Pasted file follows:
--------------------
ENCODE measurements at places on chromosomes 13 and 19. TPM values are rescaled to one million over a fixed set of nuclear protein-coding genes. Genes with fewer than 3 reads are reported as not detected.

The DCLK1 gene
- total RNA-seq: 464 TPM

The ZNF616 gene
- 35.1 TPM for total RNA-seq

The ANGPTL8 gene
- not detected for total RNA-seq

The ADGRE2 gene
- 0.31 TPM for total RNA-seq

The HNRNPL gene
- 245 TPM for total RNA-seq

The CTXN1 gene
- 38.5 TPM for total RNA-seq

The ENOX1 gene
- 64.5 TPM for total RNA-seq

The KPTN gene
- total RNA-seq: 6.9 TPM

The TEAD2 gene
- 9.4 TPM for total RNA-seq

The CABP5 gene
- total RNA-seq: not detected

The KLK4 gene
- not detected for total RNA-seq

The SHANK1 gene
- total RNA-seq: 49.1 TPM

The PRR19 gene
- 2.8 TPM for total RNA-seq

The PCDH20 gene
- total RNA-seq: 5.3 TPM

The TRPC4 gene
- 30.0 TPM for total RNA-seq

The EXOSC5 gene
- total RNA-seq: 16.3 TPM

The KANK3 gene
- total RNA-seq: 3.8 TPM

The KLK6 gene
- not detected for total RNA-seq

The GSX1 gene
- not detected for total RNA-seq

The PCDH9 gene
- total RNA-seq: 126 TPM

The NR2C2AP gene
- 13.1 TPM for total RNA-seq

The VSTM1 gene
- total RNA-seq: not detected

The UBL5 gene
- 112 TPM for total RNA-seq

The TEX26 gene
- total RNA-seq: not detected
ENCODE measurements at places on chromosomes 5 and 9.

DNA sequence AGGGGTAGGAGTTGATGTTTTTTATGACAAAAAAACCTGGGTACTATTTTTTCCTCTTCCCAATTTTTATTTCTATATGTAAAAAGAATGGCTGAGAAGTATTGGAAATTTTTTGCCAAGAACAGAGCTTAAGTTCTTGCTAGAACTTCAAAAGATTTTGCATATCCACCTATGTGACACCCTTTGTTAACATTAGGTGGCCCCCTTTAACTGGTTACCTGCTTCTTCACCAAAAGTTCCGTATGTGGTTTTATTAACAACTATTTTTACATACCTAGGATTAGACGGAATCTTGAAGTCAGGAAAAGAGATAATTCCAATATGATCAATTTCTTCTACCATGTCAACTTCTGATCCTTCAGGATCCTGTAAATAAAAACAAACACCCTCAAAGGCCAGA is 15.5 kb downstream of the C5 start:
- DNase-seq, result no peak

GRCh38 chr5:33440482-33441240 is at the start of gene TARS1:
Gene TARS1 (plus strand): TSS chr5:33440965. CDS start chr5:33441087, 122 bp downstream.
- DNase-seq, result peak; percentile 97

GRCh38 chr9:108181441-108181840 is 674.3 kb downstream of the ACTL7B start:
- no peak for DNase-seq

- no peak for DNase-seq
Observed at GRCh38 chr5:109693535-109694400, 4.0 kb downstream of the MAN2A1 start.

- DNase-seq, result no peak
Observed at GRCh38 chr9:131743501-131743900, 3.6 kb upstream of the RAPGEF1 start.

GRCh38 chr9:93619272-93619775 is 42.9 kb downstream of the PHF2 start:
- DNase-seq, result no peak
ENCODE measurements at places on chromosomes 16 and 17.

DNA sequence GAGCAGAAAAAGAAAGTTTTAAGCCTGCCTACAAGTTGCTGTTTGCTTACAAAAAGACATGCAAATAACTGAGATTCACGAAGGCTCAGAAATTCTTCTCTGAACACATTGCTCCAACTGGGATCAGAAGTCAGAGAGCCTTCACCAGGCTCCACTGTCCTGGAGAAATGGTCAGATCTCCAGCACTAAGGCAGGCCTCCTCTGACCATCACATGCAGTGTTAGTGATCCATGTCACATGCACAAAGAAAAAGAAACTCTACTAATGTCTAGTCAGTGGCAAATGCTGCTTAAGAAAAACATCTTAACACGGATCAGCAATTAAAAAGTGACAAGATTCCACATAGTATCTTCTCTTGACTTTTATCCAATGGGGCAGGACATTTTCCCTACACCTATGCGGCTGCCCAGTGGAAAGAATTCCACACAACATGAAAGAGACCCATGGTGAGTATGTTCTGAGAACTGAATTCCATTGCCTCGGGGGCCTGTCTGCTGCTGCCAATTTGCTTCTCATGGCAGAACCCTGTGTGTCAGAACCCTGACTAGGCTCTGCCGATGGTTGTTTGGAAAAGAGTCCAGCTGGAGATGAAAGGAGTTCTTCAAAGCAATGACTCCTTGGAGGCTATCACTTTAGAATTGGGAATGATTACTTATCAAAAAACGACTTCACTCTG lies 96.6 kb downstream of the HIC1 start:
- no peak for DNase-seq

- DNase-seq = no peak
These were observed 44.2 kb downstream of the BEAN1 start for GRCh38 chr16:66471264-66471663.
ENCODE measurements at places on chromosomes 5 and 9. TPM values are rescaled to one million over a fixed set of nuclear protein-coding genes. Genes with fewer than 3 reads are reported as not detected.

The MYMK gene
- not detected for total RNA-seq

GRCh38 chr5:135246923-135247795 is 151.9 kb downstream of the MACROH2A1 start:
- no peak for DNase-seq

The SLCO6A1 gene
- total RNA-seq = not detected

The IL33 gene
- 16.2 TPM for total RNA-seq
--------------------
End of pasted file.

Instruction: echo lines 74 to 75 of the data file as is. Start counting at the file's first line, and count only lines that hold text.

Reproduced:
The SLCO6A1 gene
- total RNA-seq = not detected